I wracked my brains all week and decided to fill it in at the start of the next session. I was convinced that the abundant small Rudd, along with the Tench, had cleaned my baited area on previous trips. The Rudd shoals are a nuisance, but the Tench are worth targeting. The lake has a history of notable fish. Besides, I am a firm believer in getting the Tench feeding in your swim, and the Carp will follow.
I’d decided on 48-hours for this session. I was armed with a kilo of crushed/flaked/halved boilies, 2 kilos of silt coloured pellet in various sizes, all SSP. I added to this, 4 pints of freshly cooked hemp, a pint of flaked maize, again freshly cooked, a sprinkling of sweetcorn, and a kilo of SSP silt ground bait, plus a little powdered molasses, In it all went in a 7 foot channel close to a big bed of pads around 40 yards out.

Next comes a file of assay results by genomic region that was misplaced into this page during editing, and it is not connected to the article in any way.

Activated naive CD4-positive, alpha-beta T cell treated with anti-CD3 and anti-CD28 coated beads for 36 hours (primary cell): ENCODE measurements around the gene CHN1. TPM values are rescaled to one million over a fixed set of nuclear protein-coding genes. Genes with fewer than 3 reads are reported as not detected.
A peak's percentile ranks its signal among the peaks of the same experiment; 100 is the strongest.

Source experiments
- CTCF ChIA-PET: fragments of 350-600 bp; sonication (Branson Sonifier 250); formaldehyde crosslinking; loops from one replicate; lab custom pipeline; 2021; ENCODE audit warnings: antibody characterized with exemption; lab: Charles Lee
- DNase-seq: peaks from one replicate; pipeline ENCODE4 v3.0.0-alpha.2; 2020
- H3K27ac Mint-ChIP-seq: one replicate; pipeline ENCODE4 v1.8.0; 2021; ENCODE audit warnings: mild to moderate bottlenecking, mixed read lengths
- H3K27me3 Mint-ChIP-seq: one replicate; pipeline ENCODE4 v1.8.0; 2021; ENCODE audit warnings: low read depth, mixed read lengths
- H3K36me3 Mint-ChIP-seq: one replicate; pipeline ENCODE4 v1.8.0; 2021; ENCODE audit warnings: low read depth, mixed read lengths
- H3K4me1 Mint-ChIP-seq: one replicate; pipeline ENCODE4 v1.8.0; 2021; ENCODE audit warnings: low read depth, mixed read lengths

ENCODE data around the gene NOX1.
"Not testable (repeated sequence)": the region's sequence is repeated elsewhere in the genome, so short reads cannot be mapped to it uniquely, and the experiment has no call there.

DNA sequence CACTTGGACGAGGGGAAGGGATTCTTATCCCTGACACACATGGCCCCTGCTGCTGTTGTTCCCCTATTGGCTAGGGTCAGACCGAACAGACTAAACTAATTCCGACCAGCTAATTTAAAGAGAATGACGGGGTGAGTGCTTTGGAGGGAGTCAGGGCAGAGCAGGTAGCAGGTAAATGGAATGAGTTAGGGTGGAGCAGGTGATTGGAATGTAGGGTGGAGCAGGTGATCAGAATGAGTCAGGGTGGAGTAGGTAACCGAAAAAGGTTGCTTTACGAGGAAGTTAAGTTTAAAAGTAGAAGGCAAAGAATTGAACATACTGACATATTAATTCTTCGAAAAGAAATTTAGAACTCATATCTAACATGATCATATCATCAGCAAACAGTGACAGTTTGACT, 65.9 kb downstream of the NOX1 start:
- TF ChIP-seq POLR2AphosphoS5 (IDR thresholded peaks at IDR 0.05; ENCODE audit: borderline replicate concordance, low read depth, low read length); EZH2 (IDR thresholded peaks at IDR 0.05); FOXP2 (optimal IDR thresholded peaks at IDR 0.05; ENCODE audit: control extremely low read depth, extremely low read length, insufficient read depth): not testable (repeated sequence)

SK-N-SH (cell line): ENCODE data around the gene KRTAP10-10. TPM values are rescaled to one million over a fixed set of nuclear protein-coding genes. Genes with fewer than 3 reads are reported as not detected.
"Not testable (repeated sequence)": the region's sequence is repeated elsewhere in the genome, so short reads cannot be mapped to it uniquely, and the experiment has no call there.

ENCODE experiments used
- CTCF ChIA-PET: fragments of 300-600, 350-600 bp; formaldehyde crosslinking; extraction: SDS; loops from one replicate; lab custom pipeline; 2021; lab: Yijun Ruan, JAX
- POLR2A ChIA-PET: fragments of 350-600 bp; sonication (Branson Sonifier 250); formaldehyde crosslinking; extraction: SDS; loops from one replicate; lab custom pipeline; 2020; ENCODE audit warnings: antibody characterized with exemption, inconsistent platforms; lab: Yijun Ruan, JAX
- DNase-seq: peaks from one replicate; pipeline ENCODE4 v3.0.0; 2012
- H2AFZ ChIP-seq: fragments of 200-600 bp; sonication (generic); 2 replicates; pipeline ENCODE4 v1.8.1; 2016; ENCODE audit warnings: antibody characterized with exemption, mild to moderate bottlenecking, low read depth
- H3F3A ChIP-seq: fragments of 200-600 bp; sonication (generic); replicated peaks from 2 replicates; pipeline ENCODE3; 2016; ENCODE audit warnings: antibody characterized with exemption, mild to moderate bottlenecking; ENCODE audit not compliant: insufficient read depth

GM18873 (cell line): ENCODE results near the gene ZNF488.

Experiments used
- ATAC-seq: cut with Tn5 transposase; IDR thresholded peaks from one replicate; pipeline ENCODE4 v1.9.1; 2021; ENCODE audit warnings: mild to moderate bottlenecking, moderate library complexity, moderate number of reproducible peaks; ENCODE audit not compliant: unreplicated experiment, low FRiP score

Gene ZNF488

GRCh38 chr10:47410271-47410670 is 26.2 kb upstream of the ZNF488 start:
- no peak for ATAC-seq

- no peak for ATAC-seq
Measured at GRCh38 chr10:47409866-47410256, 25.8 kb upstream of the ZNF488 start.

Moments later, after an epic struggle, I slid the net under an amazing ‘Old English’ Common. Tipping the scales at 29lb 2oz, I have had bigger fish, but for me this was my personal best fish, a real common. To compound my emotions further, she was fully skirted, having never been hooked before. Five more good Tench followed and I can’t wait for my next session with SSP.
Thank you Mark Hoye and Kevin Stack at SSP Baits. I have no doubt that your bait helped massively with the capture of this fish.